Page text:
Five years ago, Skye Cooley went to the Joe Frank Sanderson Center at Mississippi State for an afternoon swim. He left a few hours later with a couple of bruises and a new hobby.
Cooley, an assistant professor of communication and martial arts enthusiast, had just moved to Starkville from Tuscaloosa, Alabama. On his way to the pool, he passed a studio where people were smashing into each other with swords and grew curious.
He discovered they were fencing and wanted in on the action. He was obliged by all 5 feet 4 inches of 53-year-old Nancy Losure. As Cooley recalled, it didn’t go well.
”I was amazed at how good she was and how terrible I was,” Cooley said. “It’s a true mental and physical challenge. But once you get used to the speed and fundamentals, it becomes addicting.”
Now faculty adviser for the Dueling Dawgs fencing club, Cooley has gotten better at wielding a blade, often setting pace for the club’s dozen or so regulars. Some compete in state and regional competitions, bringing home hardware for their efforts.
Cooley admits he’s still not as good as Losure, a 40-year veteran fencer who founded the club two decades ago. A defeat at her hands in January still plays fresh in his mind.
“I underestimated her, and she ran me down,” he said.
A left-handed fencer, Losure said she doesn’t waste any energy and uses her savvy to overcome opponents. Her speed and precision are a potent combination, but nothing is more dangerous than her experience.
“Even though I’m not as fast as I once was, I’m smarter, so it comes out even,” she said.
With evidence of fencing bouts dating as far back as ancient Egypt, the sport that pits two swordsmen against one another has enjoyed a rich European tradition for hundreds of years. Cooley said the live-action, contact sport combines the strategy of chess with the physicality of boxing, developing hand-eye coordination and cardiovascular health.
The Dueling Dawgs compete in Olympic-style fencing, using light weapons called sabres, foils and epees. All weapons have blunted ends, so opponents don’t score by stabbing at each other, but rather earn points based on “touches.”
Bouts involve two fencers—each wearing protective armor and headgear—facing each other on a 3-foot wide strip, trying to thrust and parry their way to 15 touches. When using epees, fencers gain touches anywhere on their opponent’s body. Sabres allow touches on the head, arms and torso. With foils, the weapon most commonly used in Olympic fencing, bouts award touches only on the torso.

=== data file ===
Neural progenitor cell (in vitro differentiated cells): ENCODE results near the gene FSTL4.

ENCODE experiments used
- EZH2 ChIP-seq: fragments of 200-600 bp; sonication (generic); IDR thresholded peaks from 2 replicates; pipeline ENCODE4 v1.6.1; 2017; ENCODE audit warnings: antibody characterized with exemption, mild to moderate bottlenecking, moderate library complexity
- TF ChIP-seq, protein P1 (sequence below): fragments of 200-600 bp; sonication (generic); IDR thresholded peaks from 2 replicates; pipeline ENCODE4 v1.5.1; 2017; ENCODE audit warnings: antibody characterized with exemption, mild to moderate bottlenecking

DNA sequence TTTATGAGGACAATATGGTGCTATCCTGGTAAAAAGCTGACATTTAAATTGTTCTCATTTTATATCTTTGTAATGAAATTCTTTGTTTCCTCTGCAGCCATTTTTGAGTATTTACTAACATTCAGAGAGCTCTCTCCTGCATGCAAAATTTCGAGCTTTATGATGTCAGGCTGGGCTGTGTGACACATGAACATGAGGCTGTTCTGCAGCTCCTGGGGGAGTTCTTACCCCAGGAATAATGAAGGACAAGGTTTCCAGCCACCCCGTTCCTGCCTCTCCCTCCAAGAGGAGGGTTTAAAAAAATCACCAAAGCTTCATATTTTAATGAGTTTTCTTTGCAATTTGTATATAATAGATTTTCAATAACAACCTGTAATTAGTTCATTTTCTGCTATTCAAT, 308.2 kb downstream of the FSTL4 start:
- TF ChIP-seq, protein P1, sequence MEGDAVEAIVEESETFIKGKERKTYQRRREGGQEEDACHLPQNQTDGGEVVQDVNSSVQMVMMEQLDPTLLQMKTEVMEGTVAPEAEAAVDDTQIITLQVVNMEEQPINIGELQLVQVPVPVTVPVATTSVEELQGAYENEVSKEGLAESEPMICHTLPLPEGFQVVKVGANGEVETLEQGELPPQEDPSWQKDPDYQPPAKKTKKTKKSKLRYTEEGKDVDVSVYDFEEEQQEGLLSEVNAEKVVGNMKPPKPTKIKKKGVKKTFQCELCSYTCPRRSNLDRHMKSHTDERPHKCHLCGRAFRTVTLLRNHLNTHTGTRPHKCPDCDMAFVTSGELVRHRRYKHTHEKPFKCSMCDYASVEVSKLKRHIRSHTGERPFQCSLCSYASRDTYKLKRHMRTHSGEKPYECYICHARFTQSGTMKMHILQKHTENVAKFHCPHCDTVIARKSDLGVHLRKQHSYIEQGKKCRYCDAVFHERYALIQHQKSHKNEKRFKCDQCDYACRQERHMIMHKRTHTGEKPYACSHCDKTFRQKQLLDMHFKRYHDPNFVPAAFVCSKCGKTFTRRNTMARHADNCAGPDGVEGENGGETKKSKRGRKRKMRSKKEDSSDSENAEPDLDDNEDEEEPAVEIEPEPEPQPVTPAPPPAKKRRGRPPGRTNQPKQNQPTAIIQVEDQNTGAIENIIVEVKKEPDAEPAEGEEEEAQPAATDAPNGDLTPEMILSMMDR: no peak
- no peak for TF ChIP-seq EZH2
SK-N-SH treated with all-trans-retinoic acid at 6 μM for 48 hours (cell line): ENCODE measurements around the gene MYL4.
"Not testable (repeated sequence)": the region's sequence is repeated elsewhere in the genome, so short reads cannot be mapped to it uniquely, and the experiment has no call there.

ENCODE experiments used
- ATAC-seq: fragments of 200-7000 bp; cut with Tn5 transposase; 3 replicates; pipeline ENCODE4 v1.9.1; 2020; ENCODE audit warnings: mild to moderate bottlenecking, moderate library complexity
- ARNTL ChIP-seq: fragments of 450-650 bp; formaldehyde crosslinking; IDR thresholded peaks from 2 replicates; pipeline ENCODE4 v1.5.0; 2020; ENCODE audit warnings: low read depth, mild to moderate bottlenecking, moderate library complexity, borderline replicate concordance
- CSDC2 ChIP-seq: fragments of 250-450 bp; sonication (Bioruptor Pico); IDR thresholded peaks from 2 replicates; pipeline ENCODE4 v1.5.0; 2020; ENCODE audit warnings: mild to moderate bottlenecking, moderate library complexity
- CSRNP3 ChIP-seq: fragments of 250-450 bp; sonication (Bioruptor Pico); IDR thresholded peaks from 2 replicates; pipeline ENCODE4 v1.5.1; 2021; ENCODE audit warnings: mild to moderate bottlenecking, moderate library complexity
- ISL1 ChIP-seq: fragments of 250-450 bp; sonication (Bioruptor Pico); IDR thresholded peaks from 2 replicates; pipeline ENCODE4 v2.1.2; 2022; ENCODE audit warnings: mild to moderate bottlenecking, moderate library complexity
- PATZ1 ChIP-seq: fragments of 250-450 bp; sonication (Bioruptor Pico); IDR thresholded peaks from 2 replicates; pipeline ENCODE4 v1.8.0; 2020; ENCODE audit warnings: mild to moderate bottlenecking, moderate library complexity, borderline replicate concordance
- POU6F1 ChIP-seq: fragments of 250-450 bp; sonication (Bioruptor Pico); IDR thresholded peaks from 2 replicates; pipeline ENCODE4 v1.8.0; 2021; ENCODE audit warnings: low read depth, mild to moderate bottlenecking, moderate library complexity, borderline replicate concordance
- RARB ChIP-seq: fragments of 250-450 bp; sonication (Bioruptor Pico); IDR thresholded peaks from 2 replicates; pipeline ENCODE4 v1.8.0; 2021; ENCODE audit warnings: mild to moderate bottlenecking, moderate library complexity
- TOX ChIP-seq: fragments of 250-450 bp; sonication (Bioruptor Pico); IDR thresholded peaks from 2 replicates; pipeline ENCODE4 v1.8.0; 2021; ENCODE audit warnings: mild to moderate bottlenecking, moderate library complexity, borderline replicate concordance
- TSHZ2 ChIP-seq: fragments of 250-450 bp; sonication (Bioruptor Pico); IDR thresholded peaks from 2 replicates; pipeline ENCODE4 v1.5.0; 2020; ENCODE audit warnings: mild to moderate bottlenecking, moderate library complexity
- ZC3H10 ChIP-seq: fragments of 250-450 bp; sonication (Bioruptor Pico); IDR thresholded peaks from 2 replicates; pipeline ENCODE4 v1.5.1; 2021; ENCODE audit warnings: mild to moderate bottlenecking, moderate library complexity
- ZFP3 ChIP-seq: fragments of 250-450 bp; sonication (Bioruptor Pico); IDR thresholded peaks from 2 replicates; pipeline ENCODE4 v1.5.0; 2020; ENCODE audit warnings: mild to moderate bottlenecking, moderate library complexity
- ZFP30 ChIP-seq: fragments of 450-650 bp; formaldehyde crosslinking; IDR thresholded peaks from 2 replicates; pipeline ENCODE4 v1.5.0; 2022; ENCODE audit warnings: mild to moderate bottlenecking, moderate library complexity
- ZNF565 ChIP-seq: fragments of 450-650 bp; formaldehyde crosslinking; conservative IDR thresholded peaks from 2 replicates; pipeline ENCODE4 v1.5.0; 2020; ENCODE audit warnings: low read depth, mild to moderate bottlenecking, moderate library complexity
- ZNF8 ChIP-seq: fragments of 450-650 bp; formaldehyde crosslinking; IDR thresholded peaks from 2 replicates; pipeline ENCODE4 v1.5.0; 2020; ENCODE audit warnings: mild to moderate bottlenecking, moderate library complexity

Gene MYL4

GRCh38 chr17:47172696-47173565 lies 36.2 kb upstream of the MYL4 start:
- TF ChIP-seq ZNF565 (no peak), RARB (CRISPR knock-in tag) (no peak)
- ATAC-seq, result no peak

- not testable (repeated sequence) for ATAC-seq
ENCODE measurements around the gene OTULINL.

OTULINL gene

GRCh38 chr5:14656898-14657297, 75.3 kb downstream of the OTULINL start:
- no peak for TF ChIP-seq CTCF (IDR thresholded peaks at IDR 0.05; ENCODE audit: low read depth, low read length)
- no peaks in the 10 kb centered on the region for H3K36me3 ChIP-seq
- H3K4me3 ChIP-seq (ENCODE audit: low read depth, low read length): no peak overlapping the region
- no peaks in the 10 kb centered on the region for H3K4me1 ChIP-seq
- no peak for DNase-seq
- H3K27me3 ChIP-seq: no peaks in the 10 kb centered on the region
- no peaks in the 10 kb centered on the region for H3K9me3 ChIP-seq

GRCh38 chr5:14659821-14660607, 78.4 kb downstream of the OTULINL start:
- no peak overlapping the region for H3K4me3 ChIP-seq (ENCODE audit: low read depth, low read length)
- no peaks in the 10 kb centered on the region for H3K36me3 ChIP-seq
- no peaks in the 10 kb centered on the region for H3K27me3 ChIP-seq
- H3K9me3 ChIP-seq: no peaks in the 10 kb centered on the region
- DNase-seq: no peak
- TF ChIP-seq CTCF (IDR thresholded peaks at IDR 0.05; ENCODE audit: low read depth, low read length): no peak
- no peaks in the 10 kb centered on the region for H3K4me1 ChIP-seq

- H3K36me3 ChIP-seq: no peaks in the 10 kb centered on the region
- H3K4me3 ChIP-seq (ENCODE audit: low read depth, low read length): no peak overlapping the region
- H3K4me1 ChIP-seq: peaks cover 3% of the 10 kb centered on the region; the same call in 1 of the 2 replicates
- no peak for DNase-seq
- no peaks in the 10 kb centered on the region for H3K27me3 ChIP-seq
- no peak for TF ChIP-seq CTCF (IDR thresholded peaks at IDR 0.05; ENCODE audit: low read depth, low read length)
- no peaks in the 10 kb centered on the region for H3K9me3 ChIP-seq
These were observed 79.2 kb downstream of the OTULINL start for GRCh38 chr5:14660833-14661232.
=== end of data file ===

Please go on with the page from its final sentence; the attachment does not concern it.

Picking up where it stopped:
Anyone who is a member of the campus’s Sanderson Center, where the team practices, can join Dueling Dawgs for $10. The swords and equipment are provided.
“Bring an open mind,” Cooley said. “If you don’t mind getting hit with the end of a sword, then it’s a blast. The speed is sometimes frightening to people. It’s tough at first not to want to bail off the strip when someone charges at you.”
To overcome those flight instincts, the club doesn’t throw its novices directly into battle.
Tony Francis, a wildlife, fisheries and aquaculture graduate student from Raleigh, North Carolina, usually takes in the club’s beginners to teach them the footwork. After about four weeks of practice, they work their way to bouts.
He stresses with new fencers how important it is to keep backs straight and steps short—when advancing and retreating—because technique is often the difference between winning and losing.
“In a game where 1/125th of a second can make a difference, little movements can be a big deal,” he said. “Speed and technique will win over body size in fencing. There’s a lot of athleticism involved, but you need more than that to win.”
More than a competitive sport, the club also took on a role in a Shackouls Honors College production of “Romeo and Juliet.” Cooley and team member Nate Phillips, a graduate student in computer science from Collierville, Tennessee, landed the roles of Paris and an unnamed bar goer in the Shakespearean tragedy.
Cooley said their characters dueled in a bar during the production, giving them the opportunity not only to entertain the audience but to display a skill they so desperately wish to teach others.
That’s what Losure had in mind when she founded the club in 1996—passing her knowledge onto future generations.
She started fencing in 1976 as a freshman walk-on at Tri-State University in Angola, Indiana. Even as an upstart, she performed quite well, earning MVP honors on a co-ed team, as well as a trip to the national collegiate tournament. She continued fencing in Michigan after college where she worked as a chemical engineer before joining the Mississippi State faculty in 1994.
The first faculty adviser for the club, Losure remained a member after returning to the private sector in 2001. Even at her age, she said she’s still a contender.
“I’m an aging female, and I still kick the butts of people in their 20s and 30s,” she explained. “There’s no other sport where I could do that. If I had to run to stay fit, I wouldn’t. Yoga is fine, but it’s not as fun as hitting people with swords.”